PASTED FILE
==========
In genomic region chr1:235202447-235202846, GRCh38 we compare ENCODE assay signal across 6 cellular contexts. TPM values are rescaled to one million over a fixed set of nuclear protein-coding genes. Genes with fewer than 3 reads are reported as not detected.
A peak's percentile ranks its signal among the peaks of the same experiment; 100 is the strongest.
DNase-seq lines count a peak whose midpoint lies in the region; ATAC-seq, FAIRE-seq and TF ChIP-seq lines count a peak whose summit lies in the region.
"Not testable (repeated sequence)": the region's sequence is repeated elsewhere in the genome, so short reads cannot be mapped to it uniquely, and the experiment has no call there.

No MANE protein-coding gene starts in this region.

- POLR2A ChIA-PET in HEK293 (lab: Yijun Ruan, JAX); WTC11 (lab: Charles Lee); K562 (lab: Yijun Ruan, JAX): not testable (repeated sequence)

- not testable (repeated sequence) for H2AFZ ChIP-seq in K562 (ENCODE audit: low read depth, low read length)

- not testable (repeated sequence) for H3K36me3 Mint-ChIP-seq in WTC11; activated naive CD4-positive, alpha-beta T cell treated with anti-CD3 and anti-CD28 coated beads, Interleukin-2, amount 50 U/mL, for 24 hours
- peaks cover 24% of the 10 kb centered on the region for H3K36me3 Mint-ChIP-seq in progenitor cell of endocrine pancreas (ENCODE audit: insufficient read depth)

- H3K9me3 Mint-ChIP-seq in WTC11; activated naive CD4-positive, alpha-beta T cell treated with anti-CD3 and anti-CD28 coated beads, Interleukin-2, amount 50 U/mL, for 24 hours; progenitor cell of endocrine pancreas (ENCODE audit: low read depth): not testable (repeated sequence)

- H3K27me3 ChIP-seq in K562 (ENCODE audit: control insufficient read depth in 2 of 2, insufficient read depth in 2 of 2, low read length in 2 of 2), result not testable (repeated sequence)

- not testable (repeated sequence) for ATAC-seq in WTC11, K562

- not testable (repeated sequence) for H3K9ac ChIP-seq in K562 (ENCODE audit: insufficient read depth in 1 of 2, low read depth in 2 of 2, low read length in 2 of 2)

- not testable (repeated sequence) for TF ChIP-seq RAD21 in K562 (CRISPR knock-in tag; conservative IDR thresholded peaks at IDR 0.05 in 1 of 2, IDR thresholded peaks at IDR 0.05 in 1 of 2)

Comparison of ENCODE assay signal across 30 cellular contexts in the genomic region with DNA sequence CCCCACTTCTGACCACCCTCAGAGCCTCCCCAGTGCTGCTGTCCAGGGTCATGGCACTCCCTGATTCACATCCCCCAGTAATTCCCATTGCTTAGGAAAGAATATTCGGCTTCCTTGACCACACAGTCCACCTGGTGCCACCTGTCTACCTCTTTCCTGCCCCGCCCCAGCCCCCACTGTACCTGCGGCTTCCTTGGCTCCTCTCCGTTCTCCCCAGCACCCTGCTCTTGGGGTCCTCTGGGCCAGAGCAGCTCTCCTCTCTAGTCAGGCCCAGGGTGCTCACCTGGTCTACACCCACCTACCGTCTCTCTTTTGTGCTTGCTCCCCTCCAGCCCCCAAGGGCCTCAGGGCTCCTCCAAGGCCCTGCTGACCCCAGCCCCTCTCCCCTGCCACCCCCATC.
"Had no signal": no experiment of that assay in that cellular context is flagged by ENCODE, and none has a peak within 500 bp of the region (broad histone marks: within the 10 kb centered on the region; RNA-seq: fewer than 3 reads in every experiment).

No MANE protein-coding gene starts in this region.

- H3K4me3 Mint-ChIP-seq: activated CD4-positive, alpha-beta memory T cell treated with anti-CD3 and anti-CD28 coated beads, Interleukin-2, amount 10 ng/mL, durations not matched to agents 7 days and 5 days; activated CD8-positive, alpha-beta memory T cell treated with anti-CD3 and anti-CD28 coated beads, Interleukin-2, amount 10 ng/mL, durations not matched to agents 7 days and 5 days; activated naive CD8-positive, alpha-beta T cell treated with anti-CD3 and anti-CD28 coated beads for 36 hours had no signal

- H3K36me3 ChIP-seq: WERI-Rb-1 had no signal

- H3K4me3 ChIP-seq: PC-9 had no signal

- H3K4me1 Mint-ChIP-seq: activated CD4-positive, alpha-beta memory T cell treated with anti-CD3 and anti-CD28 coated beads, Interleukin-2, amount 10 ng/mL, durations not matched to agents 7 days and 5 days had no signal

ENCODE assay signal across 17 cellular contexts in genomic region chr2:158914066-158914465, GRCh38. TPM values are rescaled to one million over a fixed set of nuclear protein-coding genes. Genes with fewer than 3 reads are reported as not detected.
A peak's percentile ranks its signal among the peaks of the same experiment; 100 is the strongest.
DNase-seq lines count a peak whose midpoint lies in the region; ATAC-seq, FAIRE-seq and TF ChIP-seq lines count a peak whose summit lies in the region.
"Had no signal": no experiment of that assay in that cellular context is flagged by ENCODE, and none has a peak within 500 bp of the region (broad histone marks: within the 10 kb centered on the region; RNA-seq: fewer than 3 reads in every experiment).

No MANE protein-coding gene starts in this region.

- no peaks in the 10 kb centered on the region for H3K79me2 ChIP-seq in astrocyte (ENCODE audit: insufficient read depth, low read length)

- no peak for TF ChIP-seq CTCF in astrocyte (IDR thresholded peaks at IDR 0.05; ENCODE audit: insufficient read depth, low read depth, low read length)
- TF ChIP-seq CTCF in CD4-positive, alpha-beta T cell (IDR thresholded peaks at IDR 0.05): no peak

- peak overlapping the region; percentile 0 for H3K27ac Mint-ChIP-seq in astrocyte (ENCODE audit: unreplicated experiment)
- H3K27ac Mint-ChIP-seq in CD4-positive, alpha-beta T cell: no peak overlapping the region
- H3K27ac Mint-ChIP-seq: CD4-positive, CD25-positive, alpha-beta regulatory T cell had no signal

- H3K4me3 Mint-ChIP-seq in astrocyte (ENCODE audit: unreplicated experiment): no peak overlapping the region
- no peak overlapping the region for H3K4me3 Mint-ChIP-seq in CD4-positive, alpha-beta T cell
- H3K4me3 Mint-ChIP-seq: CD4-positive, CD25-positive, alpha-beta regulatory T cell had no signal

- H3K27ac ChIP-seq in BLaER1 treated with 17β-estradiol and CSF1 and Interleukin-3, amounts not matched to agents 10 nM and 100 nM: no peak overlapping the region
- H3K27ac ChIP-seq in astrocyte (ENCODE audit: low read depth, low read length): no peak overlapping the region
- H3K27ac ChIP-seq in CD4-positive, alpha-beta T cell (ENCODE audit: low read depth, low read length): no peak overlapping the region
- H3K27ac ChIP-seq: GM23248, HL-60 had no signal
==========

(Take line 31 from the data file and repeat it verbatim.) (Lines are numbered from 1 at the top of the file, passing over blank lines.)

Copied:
- H3K27ac Mint-ChIP-seq in CD4-positive, alpha-beta T cell: no peak overlapping the region